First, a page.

It may seem the height of hubris to question eleven pages devoted to learned discussion on Jewish-Christian relations (“Getting Past Supersessionism,” February 21). I admire much of the exchange, but it seems to avoid the most crucial issue in answering the question on the magazine’s cover: “Who do you say that I am?” The biggest dilemma isn’t about Messiahship, at least not now. It’s about whether Jesus is God, Second Person of the Trinity, True God and Man. Many Christians confess this, but there has been a mostly condemned and persecuted line of thought from Arians to Socinians to Unitarians that doesn’t so maximize Jesus. My guess is that many progressive Christians today are at least crypto-Arians but don’t write about it for fear of church reprisals. Just as the present dialogue couldn’t have happened in 1914, I wonder how it would look from 2114 if the commentators could get a furlough from heaven to resume the conversation. After centuries of science and historical-cultural analysis of creedal statements, the question will have changed a great deal from how it was imagined in the fourth century and dealt with in our time.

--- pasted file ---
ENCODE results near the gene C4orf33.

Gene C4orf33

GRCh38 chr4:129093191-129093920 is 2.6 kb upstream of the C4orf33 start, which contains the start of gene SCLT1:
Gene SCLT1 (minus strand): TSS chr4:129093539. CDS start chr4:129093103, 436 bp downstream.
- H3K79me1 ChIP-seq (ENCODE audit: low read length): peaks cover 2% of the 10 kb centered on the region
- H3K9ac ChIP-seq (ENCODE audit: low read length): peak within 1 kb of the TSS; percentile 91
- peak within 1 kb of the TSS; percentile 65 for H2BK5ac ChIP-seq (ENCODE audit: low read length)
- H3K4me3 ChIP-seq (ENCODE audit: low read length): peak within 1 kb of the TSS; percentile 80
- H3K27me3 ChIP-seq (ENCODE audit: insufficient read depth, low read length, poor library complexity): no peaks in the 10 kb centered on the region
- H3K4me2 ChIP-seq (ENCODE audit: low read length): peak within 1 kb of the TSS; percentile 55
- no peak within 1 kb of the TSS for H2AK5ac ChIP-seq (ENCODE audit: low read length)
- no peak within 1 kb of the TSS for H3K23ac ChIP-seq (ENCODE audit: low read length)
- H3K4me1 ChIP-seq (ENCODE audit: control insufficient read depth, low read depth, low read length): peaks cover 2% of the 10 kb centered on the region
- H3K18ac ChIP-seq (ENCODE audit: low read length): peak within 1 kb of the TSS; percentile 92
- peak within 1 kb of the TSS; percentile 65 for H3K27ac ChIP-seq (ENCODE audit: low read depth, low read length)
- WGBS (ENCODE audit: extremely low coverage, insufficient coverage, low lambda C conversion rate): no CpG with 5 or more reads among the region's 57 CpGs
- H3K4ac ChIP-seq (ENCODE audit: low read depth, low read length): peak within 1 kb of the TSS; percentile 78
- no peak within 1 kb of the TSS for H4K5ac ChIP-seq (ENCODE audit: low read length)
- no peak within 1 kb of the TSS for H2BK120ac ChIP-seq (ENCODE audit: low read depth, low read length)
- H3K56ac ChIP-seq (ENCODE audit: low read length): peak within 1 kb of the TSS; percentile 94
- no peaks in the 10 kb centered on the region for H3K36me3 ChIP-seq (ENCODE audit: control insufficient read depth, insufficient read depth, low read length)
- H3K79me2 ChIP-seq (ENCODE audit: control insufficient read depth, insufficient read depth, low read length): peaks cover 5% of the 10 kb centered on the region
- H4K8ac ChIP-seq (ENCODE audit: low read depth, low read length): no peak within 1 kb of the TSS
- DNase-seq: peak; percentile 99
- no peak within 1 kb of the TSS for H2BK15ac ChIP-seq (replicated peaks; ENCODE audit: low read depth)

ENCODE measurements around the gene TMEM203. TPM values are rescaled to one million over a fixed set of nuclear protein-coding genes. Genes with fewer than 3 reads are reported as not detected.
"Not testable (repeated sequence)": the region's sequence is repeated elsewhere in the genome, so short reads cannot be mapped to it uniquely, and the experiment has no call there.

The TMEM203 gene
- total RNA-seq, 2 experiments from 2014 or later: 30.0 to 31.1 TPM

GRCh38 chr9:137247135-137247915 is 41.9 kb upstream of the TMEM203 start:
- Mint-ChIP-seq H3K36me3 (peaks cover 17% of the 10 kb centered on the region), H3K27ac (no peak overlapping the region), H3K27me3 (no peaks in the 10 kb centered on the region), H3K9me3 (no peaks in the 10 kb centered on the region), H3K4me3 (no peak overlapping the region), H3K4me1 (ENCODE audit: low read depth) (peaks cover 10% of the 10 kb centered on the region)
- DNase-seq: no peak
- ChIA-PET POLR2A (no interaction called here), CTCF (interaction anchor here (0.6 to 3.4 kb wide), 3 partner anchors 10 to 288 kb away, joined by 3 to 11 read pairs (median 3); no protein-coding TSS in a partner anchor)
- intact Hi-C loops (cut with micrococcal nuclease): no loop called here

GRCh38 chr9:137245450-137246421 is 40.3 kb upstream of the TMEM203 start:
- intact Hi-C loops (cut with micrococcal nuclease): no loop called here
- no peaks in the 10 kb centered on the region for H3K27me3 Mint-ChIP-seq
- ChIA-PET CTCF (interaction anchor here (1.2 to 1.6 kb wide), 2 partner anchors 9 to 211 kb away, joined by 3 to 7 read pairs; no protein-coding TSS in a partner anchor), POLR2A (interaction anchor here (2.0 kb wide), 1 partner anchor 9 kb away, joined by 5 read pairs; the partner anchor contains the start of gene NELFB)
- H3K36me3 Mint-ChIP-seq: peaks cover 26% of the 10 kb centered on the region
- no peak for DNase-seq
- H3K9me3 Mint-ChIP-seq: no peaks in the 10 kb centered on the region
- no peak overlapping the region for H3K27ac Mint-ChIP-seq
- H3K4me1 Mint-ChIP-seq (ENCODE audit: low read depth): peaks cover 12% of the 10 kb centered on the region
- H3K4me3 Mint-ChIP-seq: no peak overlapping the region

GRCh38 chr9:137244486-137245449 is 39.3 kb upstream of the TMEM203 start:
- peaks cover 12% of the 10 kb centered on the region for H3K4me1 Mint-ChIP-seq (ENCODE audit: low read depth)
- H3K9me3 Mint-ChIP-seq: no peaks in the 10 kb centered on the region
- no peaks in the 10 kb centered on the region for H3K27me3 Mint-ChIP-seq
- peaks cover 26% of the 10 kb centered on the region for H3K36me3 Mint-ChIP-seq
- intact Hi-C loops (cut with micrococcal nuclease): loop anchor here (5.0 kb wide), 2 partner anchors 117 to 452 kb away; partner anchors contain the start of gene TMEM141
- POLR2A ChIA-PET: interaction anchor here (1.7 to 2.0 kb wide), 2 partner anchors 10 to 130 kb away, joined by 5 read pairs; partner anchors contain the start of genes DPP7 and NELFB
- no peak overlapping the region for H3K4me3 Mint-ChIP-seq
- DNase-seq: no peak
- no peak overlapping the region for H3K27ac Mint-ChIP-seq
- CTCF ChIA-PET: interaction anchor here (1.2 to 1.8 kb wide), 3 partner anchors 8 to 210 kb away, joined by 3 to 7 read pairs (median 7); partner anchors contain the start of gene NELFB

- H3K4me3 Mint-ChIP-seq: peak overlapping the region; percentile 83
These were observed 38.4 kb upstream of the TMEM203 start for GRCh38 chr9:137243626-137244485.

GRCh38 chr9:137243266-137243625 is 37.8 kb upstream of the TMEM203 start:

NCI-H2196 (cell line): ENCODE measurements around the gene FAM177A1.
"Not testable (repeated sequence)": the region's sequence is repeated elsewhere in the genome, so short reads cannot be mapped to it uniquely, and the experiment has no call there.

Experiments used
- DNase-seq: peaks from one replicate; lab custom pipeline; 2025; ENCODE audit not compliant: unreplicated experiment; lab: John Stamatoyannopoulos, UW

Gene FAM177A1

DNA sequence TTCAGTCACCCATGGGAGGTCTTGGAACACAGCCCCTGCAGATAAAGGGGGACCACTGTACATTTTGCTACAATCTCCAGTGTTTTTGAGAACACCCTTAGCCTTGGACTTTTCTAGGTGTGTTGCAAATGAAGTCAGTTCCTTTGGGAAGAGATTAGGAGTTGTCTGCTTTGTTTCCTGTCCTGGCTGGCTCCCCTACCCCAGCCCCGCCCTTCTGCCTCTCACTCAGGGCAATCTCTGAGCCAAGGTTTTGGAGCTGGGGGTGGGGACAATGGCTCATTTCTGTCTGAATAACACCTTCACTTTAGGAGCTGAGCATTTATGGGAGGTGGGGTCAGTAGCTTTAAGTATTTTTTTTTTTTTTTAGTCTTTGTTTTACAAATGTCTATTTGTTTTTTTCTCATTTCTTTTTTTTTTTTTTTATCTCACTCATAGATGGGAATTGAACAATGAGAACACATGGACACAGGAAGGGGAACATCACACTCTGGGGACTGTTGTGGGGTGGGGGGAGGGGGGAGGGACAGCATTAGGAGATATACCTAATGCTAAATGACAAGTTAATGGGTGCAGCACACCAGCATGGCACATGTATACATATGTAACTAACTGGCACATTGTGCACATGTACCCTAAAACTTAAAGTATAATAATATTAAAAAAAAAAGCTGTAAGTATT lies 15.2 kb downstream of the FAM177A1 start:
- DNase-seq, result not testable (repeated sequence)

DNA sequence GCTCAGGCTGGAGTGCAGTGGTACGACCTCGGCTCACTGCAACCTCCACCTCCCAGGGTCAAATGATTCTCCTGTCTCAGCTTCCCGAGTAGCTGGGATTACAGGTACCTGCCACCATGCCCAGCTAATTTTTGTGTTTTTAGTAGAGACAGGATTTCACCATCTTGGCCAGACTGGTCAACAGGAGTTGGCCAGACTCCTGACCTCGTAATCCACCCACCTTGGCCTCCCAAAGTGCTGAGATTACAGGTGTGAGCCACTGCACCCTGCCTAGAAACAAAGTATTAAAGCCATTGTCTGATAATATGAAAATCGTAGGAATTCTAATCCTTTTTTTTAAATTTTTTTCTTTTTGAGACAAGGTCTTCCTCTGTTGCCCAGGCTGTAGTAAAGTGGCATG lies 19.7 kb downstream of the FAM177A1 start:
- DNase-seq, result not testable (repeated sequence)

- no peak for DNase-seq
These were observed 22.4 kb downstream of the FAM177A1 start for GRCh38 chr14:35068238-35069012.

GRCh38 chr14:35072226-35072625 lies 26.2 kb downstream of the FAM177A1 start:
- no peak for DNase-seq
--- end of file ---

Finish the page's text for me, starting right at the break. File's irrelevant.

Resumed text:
Eugene C. Bianchi
Covenants Old & New
Steven Englund and his respondents brilliantly pushed us to consider the most knotty of issues in Catholic-Jewish dialogue: our respective views on Jesus.
A further perspective, humbly trying to discern the workings of God in human history, might enrich our understanding of Christian-Jewish relations. The divine plan, from Abraham through the prophets, was somehow to bring the nations to the God of Israel. Through Jesus of Nazareth and his Jewish movement and then the Jewish-Gentile early church, the latter becoming notably inviting to Gentiles in the Roman and Persian worlds, this plan was accomplished. Only a minority of Jews in Judea and Galilee and in the diaspora needed to follow Jesus as the Christ for this to happen. Indeed, if most of the Jewish nation had become adherents of the Jesus movement—a very unlikely development—the resulting religious-ethnic community might have appeared to be just another national religion with little appeal to Gentiles. The establishment of Gentile Christianity as a fulfillment of God’s covenant with Israel for the nations and the emergence of rabbinic Judaism as a direct development of God’s covenant with the Jewish people might both be a positive realization of God’s design.